Oshawa remembers, despite cancelled Remembrance Day event

Oshawa Memorial Park.

Durham Region has plenty of events the community can attend this Remembrance Day week. While not all of them are being attended, efforts to remember the soldiers haven’t stopped.

Remembrance Day: Oshawa’s War Memorials program was scheduled to take place from 6 p.m. to 7 p.m. Tuesday at the Northview Branch of the public library. It was cancelled after only one member of the public registered to come, according to Nicole Adams, the branch supervisor for the library.

Royal Canadian Legion Branch 43 historian, Bob Ross, was going to put on a presentation about Oshawa’s war memorials and ongoing projects to preserve them.

Ross leads a project to restore a small monument honouring First World War soldiers in St. Gregory’s Catholic Cemetery located on Simcoe Street North. He felt it had been forgotten.

He contacted the church office, arranged for a monument company to restore it and worked with the cemetery to help fund the project.

Adams, who was also scheduled to speak at the Northview Branch presentation, hasn’t been deterred from her plans either.

Adams was set to unveil her research into the names listed on the cenotaph in Oshawa Memorial Park. She says she began the project when members of the community came to her with questions.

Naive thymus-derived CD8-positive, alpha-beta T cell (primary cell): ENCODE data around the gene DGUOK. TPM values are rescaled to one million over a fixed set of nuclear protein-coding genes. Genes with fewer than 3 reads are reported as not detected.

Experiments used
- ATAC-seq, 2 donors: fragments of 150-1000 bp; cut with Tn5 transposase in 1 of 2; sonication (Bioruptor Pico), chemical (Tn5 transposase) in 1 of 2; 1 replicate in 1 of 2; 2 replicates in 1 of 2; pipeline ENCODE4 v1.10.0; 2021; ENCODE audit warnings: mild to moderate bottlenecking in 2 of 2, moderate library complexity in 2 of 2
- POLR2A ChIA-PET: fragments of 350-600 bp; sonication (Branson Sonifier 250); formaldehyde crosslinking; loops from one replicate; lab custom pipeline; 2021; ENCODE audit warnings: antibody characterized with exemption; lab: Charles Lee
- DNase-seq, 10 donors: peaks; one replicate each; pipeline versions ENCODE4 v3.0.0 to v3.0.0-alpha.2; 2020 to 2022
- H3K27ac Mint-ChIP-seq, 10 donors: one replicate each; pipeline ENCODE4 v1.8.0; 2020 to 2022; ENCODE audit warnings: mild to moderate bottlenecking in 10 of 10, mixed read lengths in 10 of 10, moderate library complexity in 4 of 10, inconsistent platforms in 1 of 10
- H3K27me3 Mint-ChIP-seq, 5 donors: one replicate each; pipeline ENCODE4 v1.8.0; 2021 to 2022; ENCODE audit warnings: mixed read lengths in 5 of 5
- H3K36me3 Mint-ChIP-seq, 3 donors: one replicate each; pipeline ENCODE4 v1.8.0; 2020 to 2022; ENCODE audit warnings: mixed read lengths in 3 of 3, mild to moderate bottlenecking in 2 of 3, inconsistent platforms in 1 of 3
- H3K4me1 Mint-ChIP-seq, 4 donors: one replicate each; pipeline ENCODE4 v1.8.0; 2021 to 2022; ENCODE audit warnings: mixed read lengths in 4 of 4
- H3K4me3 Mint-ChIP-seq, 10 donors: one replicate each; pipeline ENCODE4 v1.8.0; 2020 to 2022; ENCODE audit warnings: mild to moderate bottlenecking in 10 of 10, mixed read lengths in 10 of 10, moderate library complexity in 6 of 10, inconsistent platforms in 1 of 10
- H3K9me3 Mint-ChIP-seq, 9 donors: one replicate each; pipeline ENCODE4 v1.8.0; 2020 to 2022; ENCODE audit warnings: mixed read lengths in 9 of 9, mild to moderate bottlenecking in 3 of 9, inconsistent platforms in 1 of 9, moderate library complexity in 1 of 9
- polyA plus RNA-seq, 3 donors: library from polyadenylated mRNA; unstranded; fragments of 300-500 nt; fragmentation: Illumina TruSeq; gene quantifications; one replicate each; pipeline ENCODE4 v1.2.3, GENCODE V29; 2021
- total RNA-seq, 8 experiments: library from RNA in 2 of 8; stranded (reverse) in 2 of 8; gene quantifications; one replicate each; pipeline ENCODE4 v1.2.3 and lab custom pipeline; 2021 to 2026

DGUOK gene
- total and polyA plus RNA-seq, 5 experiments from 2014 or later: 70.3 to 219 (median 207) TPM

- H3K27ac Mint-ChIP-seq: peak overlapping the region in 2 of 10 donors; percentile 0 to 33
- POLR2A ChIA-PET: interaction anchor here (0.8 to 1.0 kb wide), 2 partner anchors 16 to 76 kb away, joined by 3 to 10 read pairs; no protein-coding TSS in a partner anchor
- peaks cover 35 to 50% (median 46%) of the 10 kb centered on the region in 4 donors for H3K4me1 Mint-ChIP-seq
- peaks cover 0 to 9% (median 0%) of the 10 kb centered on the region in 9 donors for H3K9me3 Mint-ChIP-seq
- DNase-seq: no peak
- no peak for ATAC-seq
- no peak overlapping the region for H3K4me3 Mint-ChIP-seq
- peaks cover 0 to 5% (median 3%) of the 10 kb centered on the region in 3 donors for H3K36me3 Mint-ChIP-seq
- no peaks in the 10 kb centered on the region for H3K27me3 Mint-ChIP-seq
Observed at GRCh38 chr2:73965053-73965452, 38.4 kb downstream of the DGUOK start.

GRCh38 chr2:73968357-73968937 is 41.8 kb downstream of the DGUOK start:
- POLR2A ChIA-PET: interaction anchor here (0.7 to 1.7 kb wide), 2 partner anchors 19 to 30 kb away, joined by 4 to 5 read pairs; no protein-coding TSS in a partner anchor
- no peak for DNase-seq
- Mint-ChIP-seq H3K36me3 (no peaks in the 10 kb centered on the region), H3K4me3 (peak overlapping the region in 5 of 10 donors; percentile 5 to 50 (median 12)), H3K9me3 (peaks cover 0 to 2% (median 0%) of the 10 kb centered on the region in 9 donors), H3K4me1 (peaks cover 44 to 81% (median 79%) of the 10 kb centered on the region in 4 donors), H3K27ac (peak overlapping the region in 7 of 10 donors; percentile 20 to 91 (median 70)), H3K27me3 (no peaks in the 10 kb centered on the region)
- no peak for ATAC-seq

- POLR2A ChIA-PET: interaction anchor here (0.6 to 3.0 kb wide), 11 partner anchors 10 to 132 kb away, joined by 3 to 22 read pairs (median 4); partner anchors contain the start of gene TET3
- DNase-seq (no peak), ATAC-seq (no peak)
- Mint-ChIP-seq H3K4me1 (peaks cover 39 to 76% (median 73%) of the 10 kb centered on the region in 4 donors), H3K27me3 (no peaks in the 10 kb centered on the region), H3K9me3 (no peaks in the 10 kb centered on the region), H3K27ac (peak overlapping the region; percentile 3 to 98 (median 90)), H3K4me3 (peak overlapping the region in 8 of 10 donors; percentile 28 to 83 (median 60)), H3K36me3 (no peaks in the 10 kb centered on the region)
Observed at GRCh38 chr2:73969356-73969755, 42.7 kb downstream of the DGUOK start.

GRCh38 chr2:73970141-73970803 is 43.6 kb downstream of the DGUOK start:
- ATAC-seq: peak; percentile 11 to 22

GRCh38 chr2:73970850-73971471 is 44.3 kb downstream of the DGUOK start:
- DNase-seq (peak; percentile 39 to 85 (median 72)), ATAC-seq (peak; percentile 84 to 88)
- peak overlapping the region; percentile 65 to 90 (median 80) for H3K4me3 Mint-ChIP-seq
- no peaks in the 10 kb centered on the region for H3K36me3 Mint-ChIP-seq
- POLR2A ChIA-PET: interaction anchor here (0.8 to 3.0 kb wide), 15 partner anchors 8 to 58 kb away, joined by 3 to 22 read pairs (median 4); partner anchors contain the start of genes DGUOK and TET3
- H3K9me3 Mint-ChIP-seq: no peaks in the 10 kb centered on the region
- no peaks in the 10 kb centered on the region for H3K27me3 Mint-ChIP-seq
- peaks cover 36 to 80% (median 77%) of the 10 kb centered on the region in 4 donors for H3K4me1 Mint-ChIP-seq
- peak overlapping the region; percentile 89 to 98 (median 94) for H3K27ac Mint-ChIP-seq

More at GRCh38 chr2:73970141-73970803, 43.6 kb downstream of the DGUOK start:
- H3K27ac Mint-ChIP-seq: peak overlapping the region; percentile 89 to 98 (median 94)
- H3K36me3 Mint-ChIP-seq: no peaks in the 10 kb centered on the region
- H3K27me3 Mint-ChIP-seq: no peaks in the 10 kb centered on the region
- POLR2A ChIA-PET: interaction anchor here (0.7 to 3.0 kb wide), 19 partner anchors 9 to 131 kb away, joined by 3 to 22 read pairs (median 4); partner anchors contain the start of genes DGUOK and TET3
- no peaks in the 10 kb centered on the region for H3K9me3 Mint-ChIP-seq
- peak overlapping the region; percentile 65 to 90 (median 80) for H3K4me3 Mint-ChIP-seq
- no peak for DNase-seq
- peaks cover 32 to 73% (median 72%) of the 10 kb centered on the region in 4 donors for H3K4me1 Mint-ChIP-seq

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“As a librarian, I was always struggling to find the names of these people,” says Adams.“If someone’s name is P. Smith, that’s hard to identify. So, I started digging into the names.”

Adams, who originally studied to become a genealogist, began compiling information from scrapbooks, military records, old city directories and the Books of Remembrance. She has managed to get “about 80 per cent” of the information on these soldiers from where they lived, when they died and what their full names are.

One of the soldiers Adams looked into is more documented than the rest. William James Garrow has his own exhibit at the Oshawa Museum, featuring letters he wrote home to his sister.

“Some people are really well-documented, and he was one of those,” she says.

Adams plans to have a book with all of this information completed in the next two years and hopes to have an online database completed before then.

“It’s something I still want to further develop,” she says. “If I give myself a deadline, I hope to get it done by then.”

While the Tuesday presentation was cancelled, it hasn’t stopped Ross’ plans to unveil the restored monument this Saturday at 11 a.m.